Baton Rouge City Court runoff candidate Judy Moore Vendetto says that after working  more than two decades in the "background" as a 19th Judicial District Court law clerk she feels she's ready now to move on to serving a different role in the "forefront" as a judge on the lower court next door. 

Chris Hester, her opponent, says he's been working the past eight years on the "back end" of the criminal justice system as an East Baton Rouge Parish prosecutor and wants to move to the "front end" where many people encounter the judicial system for the first time at City Court.

Vendetto, the sister of Hester's boss, East Baton Rouge Parish District Attorney Hillar Moore III, and Hester, the son of former 19th Judicial District Judge Bob Hester, will learn Nov. 18 which one of them will be able to put the title of "Judge" in front of their name. Both are Republicans.

Early voting began Friday and ends Nov. 11. There will be no early voting Nov. 10 due to the Veterans Day observance.

Vendetto, 48, and Hester, 34, in interviews and at a recent forum sponsored by the East Baton Rouge Parish Chamber of Commerce, touted their experience levels and reasons for seeking the City Court Division E judgeship left vacant by retired City Court Judge Suzan Ponder. She stepped down June 30 with 18 months remaining on her term.

Vendetto, who led the Oct. 14 special election with 28.5 percent of the vote, spent 21 years as 19th Judicial District Judge Mike Erwin's law clerk and said those years prepared her for the City Court bench.

"I don't have to change hats in this race," she said.

"I've kind of been in the background for 21 years. It's time to step from behind the scenes and into the forefront."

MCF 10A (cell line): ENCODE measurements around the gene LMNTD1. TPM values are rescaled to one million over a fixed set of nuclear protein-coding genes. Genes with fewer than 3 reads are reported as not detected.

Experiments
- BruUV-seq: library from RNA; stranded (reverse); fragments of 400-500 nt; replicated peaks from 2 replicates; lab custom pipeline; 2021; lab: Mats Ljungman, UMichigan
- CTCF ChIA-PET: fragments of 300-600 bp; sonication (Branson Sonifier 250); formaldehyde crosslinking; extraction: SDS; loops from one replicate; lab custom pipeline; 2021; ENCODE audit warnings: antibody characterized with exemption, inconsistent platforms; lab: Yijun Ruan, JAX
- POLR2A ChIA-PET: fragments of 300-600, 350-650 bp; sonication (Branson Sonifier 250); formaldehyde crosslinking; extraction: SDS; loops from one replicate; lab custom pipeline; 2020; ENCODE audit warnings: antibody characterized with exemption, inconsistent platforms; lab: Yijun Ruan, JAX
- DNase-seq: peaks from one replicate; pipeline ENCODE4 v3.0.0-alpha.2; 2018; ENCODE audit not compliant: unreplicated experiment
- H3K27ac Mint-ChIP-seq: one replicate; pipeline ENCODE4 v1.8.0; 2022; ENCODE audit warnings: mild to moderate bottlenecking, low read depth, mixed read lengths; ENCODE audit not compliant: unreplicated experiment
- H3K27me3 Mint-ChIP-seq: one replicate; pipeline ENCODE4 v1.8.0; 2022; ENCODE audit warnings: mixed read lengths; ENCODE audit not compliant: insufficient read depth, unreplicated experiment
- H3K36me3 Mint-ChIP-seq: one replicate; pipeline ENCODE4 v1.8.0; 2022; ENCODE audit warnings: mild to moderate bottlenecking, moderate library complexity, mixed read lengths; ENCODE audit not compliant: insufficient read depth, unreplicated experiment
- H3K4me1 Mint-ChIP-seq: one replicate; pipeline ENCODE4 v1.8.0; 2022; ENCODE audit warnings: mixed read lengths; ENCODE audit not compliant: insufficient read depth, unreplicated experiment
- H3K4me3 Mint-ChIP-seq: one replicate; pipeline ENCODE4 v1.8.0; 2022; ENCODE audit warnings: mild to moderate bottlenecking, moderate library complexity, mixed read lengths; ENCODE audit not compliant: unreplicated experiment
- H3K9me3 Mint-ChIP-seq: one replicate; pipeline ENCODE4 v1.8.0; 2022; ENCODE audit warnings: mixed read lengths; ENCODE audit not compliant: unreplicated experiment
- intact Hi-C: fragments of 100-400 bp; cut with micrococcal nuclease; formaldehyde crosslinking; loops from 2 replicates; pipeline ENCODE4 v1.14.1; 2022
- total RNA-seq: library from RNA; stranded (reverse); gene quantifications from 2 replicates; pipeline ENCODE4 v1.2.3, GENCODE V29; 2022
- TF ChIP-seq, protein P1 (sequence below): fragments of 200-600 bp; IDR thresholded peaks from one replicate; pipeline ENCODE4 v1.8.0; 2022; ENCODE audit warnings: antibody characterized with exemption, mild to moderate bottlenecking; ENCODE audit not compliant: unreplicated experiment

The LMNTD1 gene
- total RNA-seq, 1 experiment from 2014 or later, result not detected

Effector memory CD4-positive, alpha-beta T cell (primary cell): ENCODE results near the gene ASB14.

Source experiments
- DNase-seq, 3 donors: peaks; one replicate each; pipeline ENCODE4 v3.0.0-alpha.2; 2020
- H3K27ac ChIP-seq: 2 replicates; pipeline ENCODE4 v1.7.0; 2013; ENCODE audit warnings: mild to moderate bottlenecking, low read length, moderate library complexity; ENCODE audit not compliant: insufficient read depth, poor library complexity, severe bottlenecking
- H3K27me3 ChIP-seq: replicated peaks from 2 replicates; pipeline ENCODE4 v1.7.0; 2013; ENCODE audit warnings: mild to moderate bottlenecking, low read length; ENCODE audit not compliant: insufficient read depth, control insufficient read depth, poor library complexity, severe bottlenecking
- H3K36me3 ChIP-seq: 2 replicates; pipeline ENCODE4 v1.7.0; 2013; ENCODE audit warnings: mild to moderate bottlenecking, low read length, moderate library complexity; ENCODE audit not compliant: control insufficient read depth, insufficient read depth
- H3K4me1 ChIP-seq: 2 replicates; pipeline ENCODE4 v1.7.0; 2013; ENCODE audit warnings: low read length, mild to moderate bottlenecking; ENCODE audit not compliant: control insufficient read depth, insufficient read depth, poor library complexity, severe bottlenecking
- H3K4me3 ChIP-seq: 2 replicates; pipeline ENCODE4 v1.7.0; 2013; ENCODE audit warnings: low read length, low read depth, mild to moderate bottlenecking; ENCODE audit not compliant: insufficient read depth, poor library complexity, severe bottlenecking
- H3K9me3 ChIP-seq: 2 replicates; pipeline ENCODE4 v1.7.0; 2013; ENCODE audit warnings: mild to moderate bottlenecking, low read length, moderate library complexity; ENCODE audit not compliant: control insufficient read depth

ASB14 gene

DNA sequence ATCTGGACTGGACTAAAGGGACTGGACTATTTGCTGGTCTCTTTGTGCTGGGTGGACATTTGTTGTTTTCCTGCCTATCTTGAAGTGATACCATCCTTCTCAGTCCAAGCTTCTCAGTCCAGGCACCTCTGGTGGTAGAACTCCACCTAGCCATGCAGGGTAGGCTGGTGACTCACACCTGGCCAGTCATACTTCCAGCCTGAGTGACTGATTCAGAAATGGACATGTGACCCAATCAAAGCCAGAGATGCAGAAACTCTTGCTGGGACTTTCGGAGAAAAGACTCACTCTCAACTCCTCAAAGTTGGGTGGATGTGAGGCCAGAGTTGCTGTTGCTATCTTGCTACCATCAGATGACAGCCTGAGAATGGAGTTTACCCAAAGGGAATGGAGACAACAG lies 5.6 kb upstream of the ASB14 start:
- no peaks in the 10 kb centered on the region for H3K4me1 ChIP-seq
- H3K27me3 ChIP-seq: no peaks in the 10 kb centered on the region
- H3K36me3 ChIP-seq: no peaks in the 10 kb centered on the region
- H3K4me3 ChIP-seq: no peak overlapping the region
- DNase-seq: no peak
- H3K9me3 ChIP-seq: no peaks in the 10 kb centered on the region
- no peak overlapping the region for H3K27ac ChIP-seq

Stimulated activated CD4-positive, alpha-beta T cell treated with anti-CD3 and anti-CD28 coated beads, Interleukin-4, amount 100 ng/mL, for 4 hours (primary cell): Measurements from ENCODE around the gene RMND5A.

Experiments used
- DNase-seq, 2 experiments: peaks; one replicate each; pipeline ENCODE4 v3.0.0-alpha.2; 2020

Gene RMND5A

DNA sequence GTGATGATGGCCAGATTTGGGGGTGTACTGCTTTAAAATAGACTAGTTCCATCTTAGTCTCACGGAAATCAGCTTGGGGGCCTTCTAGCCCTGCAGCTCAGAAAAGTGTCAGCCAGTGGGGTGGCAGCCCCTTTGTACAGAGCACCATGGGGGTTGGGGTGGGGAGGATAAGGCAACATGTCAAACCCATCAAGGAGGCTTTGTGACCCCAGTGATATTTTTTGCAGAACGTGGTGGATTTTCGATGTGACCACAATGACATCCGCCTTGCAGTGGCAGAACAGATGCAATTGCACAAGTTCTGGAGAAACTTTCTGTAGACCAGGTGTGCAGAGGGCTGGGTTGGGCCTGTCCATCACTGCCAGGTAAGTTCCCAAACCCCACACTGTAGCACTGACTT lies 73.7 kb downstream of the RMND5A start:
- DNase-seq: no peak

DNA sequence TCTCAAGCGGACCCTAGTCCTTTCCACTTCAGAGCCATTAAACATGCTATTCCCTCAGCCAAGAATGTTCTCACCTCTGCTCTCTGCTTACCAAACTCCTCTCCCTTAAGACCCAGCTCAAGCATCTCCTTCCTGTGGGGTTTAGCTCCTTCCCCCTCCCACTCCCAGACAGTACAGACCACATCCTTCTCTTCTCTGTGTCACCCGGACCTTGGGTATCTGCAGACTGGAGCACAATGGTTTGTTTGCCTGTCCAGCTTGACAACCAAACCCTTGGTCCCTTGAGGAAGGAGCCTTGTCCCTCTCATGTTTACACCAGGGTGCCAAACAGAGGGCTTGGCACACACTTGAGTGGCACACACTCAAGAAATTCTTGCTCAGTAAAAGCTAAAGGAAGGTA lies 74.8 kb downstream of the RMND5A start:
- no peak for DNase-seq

Hester, who secured his spot in the runoff election with 17 percent of the ballots cast in last month's primary, worked for a civil law firm before becoming an assistant district attorney and said the combination of his civil and criminal law experience separates him from Vendetto.

"That experience is invaluable," he said. "There's no substitute for that experience."

"There's nobody who's more ready than me," added Hester, who is on leave during the campaign from the District Attorney's Office, where he serves as chief homicide prosecutor and section chief of the Violent Crimes Unit.

Hester explained that by the time he sees a defendant in state district court that person may have a rap sheet several pages long.

"At that point there's not a lot of options," he said in terms of pretrial intervention programs.

Which is why Hester said he wants to move from the "back end" of the criminal justice system to the "front end."

At City Court, he said, "We can make a difference in people's lives."

Vendetto agreed and said for many who appear before a City Court judge it is their first time through the court system.

"We're their first point of contact. We can help those people to help themselves," she said.

"The ultimate goal is to not see them again," Vendetto added.

Hester said he's been asked during the campaign why he wants to move from District Court to City Court.

"Just because something's not in the first five minutes of the news doesn't mean it's not important," he said of the answer he gives.

Vendetto and Hester both have downplayed their family connections.

"You're not voting for him," Vendetto said of her brother, Hillar Moore. "You're voting for me and my experience." She noted that the District Attorney's Office has no involvement in City Court.

"He's not why you should vote for me," Hester said of his father, who retired from the 19th Judicial District bench in 1996. "You should vote for me because of my experience."

"I want to earn what I get on my own," he added.   

Follow Joe Gyan Jr. on Twitter, @JoeGyanJr.